This is a thoroughly Yankee invention ; it is ingenious, simple, and easily worked. Our lady readers will no doubt examine its merits with care, and order their husbands to purchase one immediately. In our engraving, A A is a hemmed piece of tin bent into the form of a Y, the ends of which are soldered to the under side of the segment, C, the latter forming a box for the reception and delivery of the grated material. is the rasping surface soldered to C, and forming the exact arc of a circle. G, is th handle. D D are the radial guides, formed of a wire bent as seen in the figure, being hinged at the apex of the sector so as to swing frely backwards and forwards. The ends of the guides are soldered to the bottom of fto cylinder, or holder, E, in which the nutmeg or other article is placed. F is a wooden piston, or follower, for pressing, with any desirable force, the substance to be grated against the rasping surface, B. This follower, the bottom of which is shod with a rough disk of tin, is a little longer than the holder, E, in which it plays, being prevented from dropping out or touching the grater, by means of a short pin, projecting through a longitudinal slot in the holder, said pin and slot being so arranged that the piston may be entirely withdrawn from the cylinder whenever the operator wishes to insert an article to be grated. The method of holding the instrumentin the hands and operating it is sufficiently explained by the engravings. It was patented on the 13th of October, 1857, and further information may be obtained from the assignee, Edmund Brown, Lynn, Mass. * Cast iron is case hardened by first heating it to a red heat, and afterward; putting it into a copperas water.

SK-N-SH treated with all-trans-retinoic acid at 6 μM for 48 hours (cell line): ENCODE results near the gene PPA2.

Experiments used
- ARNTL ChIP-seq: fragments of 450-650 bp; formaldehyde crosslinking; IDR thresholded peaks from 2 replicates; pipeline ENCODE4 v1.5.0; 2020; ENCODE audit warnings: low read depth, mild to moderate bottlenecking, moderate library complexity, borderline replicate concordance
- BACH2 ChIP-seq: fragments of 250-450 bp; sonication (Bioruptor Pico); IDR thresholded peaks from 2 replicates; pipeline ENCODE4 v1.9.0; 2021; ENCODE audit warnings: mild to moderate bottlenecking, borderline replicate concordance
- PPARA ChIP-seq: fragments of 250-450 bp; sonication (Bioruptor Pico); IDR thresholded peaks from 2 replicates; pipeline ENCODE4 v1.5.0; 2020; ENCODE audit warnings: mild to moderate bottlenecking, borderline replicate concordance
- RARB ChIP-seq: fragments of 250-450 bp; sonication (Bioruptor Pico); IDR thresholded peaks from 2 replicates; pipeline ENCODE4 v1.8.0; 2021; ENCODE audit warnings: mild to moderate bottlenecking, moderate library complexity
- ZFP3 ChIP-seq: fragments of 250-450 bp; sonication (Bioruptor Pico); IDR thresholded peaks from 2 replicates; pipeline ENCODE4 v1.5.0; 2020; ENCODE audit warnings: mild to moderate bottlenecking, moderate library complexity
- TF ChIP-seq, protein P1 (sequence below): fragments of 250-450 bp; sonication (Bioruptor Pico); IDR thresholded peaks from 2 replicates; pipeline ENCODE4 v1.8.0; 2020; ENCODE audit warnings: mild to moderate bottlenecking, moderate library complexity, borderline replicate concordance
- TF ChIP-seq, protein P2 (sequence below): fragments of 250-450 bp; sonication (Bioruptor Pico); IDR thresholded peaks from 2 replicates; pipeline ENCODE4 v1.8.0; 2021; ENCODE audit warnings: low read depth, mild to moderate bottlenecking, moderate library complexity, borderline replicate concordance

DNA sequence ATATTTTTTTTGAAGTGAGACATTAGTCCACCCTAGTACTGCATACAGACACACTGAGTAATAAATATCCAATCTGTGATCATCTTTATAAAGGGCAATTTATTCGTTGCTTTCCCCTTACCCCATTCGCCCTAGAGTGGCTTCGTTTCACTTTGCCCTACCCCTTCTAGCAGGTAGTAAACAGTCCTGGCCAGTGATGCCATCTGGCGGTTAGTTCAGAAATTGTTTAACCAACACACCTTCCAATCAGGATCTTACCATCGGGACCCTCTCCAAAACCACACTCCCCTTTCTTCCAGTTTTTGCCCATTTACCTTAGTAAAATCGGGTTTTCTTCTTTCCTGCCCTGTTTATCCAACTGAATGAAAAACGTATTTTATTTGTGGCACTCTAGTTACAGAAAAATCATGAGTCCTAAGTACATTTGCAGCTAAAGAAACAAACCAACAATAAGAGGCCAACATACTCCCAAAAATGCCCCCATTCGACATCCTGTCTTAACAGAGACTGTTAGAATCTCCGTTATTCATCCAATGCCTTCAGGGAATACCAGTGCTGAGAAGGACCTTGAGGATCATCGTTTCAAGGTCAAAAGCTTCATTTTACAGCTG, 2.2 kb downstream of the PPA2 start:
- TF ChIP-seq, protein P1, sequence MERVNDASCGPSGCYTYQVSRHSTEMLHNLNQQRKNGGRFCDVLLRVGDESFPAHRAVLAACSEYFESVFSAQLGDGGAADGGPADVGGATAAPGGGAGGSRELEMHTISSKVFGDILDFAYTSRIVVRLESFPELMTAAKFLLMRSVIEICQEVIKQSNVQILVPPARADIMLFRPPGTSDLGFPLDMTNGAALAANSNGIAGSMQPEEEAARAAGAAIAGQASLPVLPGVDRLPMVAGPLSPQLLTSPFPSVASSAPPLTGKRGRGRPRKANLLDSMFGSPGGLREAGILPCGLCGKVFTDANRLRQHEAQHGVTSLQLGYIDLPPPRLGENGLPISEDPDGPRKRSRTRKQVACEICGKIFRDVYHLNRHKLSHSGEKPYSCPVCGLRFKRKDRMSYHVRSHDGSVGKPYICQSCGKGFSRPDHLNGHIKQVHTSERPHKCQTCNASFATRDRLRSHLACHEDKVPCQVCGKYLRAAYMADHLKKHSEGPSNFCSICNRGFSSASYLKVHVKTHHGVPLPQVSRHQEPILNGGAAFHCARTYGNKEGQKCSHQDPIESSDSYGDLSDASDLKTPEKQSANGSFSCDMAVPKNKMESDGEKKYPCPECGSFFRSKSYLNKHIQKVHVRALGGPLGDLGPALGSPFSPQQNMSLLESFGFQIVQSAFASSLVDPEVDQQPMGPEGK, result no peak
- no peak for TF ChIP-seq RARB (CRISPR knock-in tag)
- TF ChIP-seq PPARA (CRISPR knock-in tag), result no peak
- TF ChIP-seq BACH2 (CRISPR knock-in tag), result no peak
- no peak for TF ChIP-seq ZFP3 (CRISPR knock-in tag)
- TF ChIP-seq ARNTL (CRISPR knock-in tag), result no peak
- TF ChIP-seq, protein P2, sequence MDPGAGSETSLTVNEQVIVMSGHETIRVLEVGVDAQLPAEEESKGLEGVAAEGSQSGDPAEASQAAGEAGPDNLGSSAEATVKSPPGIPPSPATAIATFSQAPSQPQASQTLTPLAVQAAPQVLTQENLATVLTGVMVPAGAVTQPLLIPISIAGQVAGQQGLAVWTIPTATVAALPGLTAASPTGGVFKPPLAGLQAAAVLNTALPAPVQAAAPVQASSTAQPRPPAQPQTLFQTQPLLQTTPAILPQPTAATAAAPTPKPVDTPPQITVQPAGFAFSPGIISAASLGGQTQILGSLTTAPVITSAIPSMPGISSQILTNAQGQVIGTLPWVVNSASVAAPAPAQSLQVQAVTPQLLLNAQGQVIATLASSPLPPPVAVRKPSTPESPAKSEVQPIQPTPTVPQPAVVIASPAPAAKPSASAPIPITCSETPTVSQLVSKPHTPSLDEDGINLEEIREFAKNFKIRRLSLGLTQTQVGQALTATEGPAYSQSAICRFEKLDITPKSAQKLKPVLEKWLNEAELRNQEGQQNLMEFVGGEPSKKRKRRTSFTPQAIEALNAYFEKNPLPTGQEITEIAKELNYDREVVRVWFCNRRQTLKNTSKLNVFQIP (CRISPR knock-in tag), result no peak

This article was originally published with the title "Ames' Radial Grater" in Scientific American 13, 11, 84 (November 1857)